by Steven Ertelt
August 26, 2004
Trenton, NJ (LifeNews.com) — After embattled Governor James McGreevey steps down in November, acting Governor Richard Codey is expected to name McGreevey as the head of the New Jersey Stem Cell Institute, the first taxpayer funded embryonic research program, which McGreevey created without taxpayer input.
Pro-life leaders say such a nomination would further add to the scandals surrounding the New Jersey Governor’s office. McGreevey, formerly a lobbyist for a pharmaceutical company, may now be stepping down from public office and into a job that he helped create and fund as governor.
"Now that the governor has announced his resignation, he is in a unique position to unduly influence this project for which he may personally benefit. This possibility, which is being floated by McGreevey’s advisers, should send up a red flag to anyone concerned about government ethics and cleaning up the way Trenton does business," said Marie Tasy of New Jersey Right to Life.
"If McGreevey is hired in some capacity to advance the Stem Cell Institute, it would mean that he would not only be profiting from the $11.5 million pet project he engineered and forced on the taxpayers of New Jersey, he would have unfettered access to secure funding year after year which he would personally benefit from," added Tasy.
Earlier this month McGreevey announced he will be stepping down from office on November 15, due to a homosexual affair that was allegedly about to become public. Codey will then serve as acting governor.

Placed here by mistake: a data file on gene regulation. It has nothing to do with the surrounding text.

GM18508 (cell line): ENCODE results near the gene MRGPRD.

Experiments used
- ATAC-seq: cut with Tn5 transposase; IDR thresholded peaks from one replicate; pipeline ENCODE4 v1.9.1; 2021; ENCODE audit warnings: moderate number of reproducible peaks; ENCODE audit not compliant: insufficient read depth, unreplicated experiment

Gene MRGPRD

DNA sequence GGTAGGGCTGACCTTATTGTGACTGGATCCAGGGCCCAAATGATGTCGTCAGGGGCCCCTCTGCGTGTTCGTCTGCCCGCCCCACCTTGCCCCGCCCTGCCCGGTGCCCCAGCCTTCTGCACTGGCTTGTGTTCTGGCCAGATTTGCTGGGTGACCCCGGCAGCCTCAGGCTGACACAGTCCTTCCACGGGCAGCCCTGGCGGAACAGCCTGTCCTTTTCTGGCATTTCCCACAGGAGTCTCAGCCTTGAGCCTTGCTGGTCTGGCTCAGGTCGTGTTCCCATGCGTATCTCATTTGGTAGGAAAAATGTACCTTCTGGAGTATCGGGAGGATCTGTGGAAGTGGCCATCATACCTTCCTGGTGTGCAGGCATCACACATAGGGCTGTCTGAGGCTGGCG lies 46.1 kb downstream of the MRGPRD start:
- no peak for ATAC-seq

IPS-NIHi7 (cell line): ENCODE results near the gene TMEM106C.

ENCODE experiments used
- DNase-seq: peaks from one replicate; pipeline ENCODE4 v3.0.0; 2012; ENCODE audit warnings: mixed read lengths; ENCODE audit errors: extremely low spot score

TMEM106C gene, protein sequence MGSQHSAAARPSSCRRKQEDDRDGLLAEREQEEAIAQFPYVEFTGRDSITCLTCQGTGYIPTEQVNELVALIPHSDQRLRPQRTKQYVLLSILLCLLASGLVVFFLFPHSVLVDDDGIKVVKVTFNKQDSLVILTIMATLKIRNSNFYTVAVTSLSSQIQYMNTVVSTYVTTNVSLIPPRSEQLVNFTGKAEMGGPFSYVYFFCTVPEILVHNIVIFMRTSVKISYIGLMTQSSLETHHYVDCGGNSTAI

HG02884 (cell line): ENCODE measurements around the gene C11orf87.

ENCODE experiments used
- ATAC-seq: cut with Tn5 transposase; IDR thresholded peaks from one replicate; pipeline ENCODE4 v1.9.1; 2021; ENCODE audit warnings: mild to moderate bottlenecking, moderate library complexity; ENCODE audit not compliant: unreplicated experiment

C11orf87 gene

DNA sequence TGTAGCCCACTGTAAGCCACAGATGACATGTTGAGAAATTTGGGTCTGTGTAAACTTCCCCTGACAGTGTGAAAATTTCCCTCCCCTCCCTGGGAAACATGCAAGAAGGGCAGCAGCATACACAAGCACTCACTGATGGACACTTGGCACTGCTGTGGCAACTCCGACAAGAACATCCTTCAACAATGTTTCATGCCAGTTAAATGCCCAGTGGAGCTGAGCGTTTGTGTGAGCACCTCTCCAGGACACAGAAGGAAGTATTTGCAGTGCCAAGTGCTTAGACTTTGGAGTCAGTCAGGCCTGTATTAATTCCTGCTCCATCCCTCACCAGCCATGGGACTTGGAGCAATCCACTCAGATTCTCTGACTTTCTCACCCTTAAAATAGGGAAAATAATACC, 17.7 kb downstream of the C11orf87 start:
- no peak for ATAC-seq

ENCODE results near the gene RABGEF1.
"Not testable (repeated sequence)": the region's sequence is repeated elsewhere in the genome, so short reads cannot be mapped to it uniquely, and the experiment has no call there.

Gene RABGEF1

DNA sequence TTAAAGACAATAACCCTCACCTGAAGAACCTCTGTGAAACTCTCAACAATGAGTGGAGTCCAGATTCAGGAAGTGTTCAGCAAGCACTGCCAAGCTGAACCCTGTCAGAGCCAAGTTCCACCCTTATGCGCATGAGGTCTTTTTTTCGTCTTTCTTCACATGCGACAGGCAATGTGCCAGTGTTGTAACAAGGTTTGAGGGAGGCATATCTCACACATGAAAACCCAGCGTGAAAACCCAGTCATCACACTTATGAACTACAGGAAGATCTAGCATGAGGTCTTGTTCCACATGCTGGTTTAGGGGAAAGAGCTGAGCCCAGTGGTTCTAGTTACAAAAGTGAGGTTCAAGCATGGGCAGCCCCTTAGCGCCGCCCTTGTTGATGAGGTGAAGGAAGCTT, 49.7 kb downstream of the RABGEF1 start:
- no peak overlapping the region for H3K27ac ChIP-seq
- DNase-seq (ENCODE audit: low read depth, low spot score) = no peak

New Jersey became the second state to endorse embryonic stem cell research, a process in which a human embryo is cloned then destroyed. Despite the lack of any scientific evidence that the embryonic stem cells are useful, McGreevey signed legislation January 4 endorsing the practice.
McGreevey later funded the Stem Cell Institute, which was created by the legislation he signed in January, with $11.5 million from the state budget, just before it was approved by the legislature.
Following the revelations of a scandal involving McGreevey’s chief campaign contributor, the New Jersey Democratic Party and McGreevey announced in July that they will give $13,600 in contributions from leading financial backer Charles Kushner to the New Jersey Stem Cell Institute, in the wake of charges against the real estate developer for conspiracy, prostitution, and obstruction of justice.
"Like the research it embodies, The Stem Cell Institute of New Jersey is rooted in an unethical and immoral foundation," remarked Tasy.